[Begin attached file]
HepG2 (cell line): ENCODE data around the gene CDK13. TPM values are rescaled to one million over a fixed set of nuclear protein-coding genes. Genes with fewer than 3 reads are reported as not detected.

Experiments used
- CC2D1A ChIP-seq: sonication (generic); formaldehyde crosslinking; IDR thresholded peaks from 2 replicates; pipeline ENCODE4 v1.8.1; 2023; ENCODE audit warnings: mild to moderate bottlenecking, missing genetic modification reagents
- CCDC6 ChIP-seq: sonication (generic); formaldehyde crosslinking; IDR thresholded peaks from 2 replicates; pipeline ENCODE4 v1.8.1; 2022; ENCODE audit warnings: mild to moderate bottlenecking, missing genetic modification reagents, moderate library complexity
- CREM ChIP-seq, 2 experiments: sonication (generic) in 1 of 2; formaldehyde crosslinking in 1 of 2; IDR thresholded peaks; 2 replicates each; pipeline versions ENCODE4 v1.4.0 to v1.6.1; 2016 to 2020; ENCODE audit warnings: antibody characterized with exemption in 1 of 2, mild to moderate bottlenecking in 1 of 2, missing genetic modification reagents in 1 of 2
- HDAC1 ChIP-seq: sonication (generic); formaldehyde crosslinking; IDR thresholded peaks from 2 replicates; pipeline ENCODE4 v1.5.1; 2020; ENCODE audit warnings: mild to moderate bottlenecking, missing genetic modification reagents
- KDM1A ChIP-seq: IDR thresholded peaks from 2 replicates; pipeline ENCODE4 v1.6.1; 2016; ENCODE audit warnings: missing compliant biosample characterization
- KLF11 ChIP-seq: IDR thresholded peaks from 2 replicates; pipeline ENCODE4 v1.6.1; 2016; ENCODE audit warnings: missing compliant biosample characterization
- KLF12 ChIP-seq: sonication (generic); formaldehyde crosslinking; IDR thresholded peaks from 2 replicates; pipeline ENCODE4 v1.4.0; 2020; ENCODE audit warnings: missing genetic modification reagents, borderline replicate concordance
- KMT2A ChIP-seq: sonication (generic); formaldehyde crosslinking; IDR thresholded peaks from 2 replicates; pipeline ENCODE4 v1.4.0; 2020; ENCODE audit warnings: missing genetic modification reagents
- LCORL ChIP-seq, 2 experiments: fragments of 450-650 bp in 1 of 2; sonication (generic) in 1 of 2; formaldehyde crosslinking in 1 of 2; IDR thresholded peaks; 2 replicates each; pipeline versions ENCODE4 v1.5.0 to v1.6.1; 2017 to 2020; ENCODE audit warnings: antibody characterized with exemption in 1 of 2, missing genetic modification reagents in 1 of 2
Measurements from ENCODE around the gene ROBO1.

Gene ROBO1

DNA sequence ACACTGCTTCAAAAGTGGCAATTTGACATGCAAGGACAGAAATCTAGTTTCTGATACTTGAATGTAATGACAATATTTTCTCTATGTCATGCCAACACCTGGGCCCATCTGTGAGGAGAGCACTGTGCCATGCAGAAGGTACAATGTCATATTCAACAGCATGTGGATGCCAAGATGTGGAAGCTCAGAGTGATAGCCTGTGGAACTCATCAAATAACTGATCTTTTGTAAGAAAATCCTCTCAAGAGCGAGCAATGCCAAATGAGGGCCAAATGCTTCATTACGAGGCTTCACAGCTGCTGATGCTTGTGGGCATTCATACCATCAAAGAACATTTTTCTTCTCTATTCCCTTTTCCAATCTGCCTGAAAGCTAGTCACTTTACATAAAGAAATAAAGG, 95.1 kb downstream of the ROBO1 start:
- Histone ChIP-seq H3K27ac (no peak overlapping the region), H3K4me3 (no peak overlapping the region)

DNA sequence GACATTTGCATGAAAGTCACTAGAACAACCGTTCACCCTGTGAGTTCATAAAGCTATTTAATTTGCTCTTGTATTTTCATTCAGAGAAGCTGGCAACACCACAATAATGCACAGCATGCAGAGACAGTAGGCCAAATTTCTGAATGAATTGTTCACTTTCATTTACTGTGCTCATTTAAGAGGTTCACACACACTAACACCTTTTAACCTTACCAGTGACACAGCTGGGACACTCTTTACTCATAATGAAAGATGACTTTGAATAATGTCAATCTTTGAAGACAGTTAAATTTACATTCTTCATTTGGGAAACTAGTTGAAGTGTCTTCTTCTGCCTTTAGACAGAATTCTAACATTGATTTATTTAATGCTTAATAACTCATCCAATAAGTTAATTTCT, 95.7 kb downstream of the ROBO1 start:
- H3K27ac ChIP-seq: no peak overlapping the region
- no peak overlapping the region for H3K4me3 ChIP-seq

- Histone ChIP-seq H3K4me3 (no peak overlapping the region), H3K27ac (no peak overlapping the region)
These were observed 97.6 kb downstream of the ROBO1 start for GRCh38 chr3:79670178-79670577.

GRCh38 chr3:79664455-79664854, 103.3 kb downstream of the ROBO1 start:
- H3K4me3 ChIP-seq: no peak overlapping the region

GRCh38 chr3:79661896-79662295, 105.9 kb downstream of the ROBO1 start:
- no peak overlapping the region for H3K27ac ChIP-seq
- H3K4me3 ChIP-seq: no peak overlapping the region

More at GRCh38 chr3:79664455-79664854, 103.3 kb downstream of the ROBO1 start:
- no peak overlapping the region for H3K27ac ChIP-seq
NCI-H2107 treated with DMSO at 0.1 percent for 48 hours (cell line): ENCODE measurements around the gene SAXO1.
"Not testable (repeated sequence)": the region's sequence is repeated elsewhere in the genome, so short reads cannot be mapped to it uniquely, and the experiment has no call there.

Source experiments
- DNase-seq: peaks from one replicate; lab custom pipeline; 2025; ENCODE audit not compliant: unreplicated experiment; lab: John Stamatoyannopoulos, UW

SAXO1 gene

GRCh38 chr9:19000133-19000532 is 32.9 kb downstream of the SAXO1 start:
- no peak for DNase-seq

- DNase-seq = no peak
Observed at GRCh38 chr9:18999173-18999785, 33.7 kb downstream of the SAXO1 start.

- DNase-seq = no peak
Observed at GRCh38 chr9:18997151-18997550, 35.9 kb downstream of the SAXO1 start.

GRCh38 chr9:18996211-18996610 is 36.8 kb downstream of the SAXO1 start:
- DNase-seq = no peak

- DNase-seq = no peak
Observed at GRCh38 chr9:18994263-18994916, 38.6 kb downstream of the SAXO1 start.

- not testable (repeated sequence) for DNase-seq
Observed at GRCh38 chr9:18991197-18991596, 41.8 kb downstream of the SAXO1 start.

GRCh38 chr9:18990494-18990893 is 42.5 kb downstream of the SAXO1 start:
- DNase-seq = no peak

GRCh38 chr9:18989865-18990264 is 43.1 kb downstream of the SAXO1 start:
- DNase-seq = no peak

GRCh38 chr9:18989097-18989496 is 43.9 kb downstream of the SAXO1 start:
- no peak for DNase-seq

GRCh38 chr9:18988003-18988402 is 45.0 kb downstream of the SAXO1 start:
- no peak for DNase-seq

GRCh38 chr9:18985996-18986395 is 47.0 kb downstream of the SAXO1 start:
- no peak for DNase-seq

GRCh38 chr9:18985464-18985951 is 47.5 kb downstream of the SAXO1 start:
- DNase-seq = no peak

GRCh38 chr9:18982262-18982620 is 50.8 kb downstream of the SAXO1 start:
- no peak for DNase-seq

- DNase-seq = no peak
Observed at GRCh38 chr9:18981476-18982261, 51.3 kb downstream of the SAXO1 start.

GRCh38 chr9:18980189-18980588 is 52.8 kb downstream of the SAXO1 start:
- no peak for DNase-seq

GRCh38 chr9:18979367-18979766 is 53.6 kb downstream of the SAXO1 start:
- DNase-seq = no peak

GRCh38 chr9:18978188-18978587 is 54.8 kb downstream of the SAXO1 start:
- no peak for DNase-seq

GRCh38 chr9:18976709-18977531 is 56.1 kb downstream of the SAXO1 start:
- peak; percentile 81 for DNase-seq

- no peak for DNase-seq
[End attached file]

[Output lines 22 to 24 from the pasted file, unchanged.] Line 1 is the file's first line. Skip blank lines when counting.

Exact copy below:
- H3K4me3 ChIP-seq: no peak overlapping the region

GRCh38 chr3:79661896-79662295, 105.9 kb downstream of the ROBO1 start:
- no peak overlapping the region for H3K27ac ChIP-seq